And so, the basic question, given these ongoing challenges, is how can schools of business remain both competitive and economically viable throughout the 21st century? For many, the answer is globalization! Yes, globalization … which of course has been the vehicle for distributing the current plague on a worldwide basis. Nevertheless, a recent AACSB report suggests that business schools should consider forming strategic global partnerships, which have the potential for improving operational efficiencies, thus resulting in a competitive advantage. These strategic partnerships can foster collaboration across many dimensions, including business schools, business entities, research associations, governments, and third-party providers. To this end, crowdsourcing provides the vehicle for connecting these groups for the general purpose of developing global-centric management capabilities. Typically, the crowdsourcing paradigm is facilitated through social media. Social networks have improved workplace productivity by enhancing the communication and collaboration between employees, which aids knowledge transfer and consequently makes organizations more agile. This same technology-driven approach can be applied to improve the learning process and outcomes throughout the management education universe. What is needed, in this regard, is a leadership awakening that embraces the globalization-technology paradigm.
Suddenly, the fingers of a human hand appeared and wrote on the plaster of the wall, near the lampstand in the royal palace. The king watched the hand as it wrote. His face turned pale and he was so frightened that his legs became weak and his knees were knocking – Daniel 5:5-6.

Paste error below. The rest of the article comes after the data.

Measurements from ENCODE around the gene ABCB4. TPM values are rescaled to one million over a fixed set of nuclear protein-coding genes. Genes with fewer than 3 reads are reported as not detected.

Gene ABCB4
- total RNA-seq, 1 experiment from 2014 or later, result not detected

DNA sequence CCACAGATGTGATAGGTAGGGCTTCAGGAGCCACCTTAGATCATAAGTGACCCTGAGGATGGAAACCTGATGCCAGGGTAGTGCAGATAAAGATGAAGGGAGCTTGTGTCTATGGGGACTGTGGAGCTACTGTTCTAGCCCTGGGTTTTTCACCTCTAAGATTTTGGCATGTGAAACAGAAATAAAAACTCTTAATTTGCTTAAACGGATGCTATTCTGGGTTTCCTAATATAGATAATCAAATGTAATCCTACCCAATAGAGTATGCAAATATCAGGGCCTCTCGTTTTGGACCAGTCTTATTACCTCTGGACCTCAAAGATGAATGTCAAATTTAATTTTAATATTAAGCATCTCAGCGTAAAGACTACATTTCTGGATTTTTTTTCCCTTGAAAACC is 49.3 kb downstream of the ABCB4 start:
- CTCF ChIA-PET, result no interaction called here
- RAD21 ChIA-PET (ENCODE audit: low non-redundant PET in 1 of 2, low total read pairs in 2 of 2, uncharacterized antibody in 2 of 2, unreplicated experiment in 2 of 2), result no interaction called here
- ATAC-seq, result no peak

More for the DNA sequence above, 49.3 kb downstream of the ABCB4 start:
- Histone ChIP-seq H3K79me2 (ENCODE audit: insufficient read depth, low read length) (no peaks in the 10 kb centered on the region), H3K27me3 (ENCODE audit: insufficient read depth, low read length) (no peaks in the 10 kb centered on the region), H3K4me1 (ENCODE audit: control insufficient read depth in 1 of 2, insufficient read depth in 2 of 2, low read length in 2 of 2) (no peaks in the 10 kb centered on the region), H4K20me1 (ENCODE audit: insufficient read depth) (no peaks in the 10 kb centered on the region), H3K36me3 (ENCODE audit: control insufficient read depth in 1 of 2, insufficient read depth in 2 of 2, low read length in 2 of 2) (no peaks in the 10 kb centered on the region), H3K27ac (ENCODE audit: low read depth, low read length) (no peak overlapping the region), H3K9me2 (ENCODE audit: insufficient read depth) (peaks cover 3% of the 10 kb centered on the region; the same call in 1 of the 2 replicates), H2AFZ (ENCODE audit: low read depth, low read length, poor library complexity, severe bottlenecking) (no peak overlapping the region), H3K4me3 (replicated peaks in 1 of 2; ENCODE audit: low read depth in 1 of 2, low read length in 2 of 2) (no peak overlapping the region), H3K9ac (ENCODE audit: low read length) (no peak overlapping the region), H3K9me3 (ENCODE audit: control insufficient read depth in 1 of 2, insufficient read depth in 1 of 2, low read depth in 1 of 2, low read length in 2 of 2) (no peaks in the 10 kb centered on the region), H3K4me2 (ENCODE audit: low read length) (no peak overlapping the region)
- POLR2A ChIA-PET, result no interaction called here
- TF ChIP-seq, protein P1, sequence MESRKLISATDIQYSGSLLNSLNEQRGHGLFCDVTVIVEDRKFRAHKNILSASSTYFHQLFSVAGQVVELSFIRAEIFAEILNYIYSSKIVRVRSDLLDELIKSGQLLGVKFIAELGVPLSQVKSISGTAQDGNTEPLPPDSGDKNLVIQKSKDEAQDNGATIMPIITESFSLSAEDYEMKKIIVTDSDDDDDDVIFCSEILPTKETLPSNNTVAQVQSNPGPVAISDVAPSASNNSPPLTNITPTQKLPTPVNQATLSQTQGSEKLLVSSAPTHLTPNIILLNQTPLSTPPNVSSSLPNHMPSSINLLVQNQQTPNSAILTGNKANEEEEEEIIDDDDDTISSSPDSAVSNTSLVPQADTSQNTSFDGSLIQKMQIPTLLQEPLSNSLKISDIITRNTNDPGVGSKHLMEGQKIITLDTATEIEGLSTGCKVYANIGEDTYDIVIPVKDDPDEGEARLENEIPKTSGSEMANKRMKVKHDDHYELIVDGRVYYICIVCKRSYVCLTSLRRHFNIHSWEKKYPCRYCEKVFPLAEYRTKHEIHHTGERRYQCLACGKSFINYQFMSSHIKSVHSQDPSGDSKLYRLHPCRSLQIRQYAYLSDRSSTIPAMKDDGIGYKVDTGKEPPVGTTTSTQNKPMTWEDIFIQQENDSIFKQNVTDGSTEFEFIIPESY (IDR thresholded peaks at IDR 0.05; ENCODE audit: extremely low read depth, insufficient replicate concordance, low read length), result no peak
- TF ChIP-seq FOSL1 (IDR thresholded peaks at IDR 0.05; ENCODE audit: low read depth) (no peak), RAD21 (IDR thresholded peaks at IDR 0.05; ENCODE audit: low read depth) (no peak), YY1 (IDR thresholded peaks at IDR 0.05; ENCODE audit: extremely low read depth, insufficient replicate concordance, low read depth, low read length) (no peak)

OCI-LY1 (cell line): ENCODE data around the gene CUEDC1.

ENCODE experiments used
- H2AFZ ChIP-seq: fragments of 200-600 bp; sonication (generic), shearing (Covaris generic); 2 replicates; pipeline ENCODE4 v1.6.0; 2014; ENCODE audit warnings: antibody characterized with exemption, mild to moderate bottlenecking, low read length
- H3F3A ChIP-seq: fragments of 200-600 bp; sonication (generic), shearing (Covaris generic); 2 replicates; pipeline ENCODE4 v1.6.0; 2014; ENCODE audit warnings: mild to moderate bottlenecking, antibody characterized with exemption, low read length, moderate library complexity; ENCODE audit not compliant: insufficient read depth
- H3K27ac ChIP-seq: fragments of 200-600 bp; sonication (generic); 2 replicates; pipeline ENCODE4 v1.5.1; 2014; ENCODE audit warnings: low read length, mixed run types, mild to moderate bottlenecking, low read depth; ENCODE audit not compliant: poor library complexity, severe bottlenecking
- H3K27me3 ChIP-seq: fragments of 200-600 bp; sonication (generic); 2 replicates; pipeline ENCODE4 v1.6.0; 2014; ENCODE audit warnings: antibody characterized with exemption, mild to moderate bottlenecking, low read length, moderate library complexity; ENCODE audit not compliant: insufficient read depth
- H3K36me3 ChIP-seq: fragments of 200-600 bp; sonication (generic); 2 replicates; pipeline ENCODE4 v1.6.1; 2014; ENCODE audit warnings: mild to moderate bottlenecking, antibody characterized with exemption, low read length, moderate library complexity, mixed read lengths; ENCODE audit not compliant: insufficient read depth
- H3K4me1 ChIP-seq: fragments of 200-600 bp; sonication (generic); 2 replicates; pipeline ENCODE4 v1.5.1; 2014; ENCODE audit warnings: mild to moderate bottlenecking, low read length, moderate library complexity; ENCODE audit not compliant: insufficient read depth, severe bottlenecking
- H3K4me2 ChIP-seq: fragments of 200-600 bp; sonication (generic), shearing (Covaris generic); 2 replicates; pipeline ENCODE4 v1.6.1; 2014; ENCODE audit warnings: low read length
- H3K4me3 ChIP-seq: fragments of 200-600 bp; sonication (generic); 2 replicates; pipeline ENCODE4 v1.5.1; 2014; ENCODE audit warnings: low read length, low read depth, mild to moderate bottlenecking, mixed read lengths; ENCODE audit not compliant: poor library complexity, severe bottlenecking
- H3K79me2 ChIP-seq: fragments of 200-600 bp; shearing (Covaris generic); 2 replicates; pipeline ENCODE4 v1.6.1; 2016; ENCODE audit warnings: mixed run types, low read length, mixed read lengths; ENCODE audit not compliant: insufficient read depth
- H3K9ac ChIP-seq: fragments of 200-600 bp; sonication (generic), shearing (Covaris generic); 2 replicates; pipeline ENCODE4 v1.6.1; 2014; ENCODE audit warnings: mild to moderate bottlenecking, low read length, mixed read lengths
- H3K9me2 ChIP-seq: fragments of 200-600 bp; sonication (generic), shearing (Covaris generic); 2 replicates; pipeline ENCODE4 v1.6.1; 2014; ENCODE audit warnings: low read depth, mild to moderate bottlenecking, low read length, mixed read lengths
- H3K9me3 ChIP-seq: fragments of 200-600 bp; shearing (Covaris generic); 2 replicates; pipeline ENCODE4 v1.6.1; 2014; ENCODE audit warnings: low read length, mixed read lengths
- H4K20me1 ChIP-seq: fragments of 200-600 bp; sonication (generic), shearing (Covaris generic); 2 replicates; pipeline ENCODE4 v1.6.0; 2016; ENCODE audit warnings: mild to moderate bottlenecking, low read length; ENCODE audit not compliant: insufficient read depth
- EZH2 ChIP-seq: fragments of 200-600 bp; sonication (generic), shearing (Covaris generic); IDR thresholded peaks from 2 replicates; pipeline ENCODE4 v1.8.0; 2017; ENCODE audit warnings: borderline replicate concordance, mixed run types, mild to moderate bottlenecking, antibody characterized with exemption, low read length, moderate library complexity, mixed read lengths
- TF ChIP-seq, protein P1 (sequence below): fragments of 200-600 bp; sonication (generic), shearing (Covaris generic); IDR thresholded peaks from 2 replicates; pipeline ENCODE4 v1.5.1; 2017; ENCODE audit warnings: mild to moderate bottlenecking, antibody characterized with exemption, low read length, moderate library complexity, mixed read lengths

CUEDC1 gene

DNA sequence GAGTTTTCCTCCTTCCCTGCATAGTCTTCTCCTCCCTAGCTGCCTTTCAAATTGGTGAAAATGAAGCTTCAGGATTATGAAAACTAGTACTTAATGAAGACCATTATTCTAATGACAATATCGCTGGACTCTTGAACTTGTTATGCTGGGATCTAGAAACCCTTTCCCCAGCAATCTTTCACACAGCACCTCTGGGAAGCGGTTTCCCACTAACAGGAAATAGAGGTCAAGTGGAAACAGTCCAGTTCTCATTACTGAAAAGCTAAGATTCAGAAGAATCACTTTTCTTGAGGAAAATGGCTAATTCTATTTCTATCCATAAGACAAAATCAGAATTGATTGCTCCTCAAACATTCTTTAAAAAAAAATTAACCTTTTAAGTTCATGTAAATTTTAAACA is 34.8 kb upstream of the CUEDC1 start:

Historically, many schools of business have established relationships with educational institutions and business entities throughout the world, which have provided a source for both faculty research/consulting opportunities and student international trips/internships. However, these initiatives often tend to be discrete in nature, for example, annual trips and exchange students. What is needed, and is at the heart of the globalization paradigm, is a continuous operational process. To achieve this objective, B-schools need to establish long-term relationships with like-minded institutions around the globe, for example, schools that believe that students should be trained to promote sustainable value for business and society.